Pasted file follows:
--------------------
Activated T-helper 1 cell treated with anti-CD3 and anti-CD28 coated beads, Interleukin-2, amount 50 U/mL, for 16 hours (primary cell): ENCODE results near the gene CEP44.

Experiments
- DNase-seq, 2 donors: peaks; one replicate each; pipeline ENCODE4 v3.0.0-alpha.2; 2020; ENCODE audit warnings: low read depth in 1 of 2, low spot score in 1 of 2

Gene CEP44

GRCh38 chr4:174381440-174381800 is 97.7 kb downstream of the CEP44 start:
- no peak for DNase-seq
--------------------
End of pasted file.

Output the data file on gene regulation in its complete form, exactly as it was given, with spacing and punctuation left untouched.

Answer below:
Activated T-helper 1 cell treated with anti-CD3 and anti-CD28 coated beads, Interleukin-2, amount 50 U/mL, for 16 hours (primary cell): ENCODE results near the gene CEP44.

Experiments
- DNase-seq, 2 donors: peaks; one replicate each; pipeline ENCODE4 v3.0.0-alpha.2; 2020; ENCODE audit warnings: low read depth in 1 of 2, low spot score in 1 of 2

Gene CEP44

GRCh38 chr4:174381440-174381800 is 97.7 kb downstream of the CEP44 start:
- no peak for DNase-seq